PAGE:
Last Updated Apr 26, 2010 7:10 PM EDT
Business travel has no shortage of indignities, but none rivals
the dreaded security line. The process is full of little dramas and
cliffhangers: Will the fashionista in front of you take twenty minutes to
unlace her knee-high boots? Will your bag be the one selected for a
dump-it-all-on-the-counter inspection? (Answer: Only if you're
running late.) If you're a super-frequent flier, make sure you join
an elite status program, the key reward of which is sometimes a dedicated line.
Otherwise, to keep your wits and your schedule, you need to do all you can to
up your odds of zipping through quickly.
Romancing the Queue
Know your checkpoints
Airport security at Denver International Airport
When you make your way to the line for security and spot a
seemingly endless queue of travelers, don’t just join the masses. Look
for another way in. At some airports, they exist. In Denver, for example, there
are two lines on the main floor and one upstairs. They all get you to the same
place, yet often the difference in length even between the two downstairs lines
can be dramatic because, oddly, people seem to gravitate to the line with the
Hit the black diamond lane
In the busiest airports around the country (and even some of
the not-so-busy ones), the Transportation Security Administration (TSA) has created
what it calls black diamond
lanes. The idea is to let the experts — those who can recite the
TSA procedures in their sleep — stand in one line while the
inexperienced fliers wait in another. This way the novices don’t feel
the pressure of a bunch of pros on their tails, and the always-in-a-rush experts
can cruise through with like-minded travelers. The system has helped speed things
up, so take advantage of it. Unfortunately, so far the expert line is unique to the United States.
Avoid small children
When the black diamond lanes aren’t available, you
can still avoid the one line that’s guaranteed to move the slowest:
the one with kids. Nothing against children, but we all know that kids come
with bags, strollers, tantrums, and a whole lot of gear that slows everyone
else down. So steer clear of the family lines.
Stay away from the crew line
Many airports have separate lines for airline crews. No
problem, right? Wrong. You want to avoid the line beside the crew line
because crewmembers are allowed to cut in front of everyone else and will invariably
cut in front of you just as you’re getting ready to push your bag on
the conveyor belt and head through the metal detector.
The security dance
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Stay calm or else
Security line rage is likely an underreported phenomenon. So
if you suffer from it, take a deep breath and try to keep your temper under control,
or you’ll pay dearly. The TSA has href="http://www.tsa.gov/what_we_do/layers/bdo/index.shtm">Behavior Detection
Officers, known as BDOs, stationed at about 160 airports to try to spot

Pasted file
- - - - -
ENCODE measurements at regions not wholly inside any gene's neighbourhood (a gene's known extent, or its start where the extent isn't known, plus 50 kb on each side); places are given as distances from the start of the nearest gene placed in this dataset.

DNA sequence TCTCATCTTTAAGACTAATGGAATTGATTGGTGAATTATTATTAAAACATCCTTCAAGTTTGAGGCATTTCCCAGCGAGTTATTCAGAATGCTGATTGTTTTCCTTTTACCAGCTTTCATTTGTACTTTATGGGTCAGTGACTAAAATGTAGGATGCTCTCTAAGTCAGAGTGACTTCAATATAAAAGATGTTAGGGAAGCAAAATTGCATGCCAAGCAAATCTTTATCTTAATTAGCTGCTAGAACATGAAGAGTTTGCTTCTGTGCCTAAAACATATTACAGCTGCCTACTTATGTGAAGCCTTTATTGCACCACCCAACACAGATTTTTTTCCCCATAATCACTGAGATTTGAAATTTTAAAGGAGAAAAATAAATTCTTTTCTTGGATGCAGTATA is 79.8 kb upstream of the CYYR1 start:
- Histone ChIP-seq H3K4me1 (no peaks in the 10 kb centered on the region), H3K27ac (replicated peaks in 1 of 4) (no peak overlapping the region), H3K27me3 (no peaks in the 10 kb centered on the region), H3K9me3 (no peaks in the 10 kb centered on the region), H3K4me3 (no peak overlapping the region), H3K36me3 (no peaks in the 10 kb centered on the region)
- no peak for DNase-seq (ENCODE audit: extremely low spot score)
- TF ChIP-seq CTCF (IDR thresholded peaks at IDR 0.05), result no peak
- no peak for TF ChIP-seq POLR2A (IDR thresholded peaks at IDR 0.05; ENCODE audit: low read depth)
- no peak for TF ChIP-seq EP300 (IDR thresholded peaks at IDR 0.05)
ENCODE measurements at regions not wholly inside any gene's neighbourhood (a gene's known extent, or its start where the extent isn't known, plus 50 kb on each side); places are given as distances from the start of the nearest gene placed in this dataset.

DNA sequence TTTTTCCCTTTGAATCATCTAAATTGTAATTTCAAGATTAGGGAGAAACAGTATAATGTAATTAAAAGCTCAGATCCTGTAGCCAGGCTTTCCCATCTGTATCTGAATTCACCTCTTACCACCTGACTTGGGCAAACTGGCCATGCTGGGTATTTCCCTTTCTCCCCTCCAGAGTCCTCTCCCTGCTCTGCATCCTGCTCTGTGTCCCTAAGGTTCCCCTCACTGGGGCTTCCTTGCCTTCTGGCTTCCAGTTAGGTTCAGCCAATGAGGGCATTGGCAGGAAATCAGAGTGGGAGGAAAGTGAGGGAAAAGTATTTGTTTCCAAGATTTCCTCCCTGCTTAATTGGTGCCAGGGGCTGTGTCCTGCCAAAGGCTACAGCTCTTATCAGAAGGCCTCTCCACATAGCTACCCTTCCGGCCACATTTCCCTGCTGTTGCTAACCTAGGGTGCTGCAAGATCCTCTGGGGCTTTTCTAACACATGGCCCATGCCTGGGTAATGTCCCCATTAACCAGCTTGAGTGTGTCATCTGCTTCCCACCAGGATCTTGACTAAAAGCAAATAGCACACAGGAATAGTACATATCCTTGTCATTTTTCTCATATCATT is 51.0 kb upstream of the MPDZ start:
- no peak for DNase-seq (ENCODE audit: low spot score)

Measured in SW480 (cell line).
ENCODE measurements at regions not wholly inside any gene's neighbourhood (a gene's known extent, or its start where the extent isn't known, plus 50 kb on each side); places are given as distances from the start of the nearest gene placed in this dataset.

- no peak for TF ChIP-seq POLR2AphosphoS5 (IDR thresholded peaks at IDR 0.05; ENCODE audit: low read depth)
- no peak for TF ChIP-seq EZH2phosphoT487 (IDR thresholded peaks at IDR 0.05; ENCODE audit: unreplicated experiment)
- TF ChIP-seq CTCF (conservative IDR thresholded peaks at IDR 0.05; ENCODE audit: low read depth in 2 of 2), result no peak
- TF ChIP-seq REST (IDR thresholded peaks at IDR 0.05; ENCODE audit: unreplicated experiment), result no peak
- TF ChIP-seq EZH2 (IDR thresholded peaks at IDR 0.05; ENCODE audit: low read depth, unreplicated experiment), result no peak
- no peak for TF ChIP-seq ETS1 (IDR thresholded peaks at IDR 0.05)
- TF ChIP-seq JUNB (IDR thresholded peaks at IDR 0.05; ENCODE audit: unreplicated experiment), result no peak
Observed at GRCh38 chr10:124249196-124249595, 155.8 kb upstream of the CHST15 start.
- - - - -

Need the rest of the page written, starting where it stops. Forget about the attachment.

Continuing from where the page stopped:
people who give very slight behavioral cues that would suggest they’re
up to no good. The aim is to catch terrorists. Your agitation may not send a signal
to the BDO folks, but it will likely grab someone’s attention. And if
you’re rude to the agents, you might find yourself pleading for that dump-the-bag-and-empty-your-pockets
search instead of the more thorough inspection.
Don’t bury the liquids
First, know the rules: No
container of liquid can be more than 3.4 ounces (100 mls), and all your
liquids and gels together must fit in a single, 1 quart-sized, clear zip-top bag.
Now, you know you’re going to have to take your plastic bag out, so
make sure you keep it in an outside pocket. This holds true for any flight into or out of the U.S., and many countries have adopted this rule for all international flights. For example, liquids may not be a big deal on that flight from Christchurch to Auckland, but when you go from Auckland to Los Angeles or anywhere else outside New Zealand, you'll need to get that baggie ready to go.
Yup, the laptop too
Actually, the laptop doesn’t always have to come
out of the bag. The TSA has urged manufacturers to design cases that don’t
obstruct the view when they go through the X-ray machine, and href="http://www.tsa.gov/press/happenings/simplifying_laptop_bag_procedures.shtm">here
are the styles that it has deemed okay. However, using a TSA-approved bag
doesn’t guarantee a screener won’t make you remove your
laptop; it just ups the odds.
Nail clippers, too?
Nah. These can stay in your bag, just as your iPod can. But
why take chances? Screeners are always looking for anything suspicious, and
sharp objects and electronics are likely culprits. So keep them on top or
someplace where you can pull them out easily.
Slip-ons do the trick
We have Richard Reid, the so-called
to thank for this one. You know you’re going to have to take them off,
so why wear shoes with laces at all? Your fellow business travelers will thank
Image of Airport security at Denver International Airport courtesy of Flickr/dan paluska
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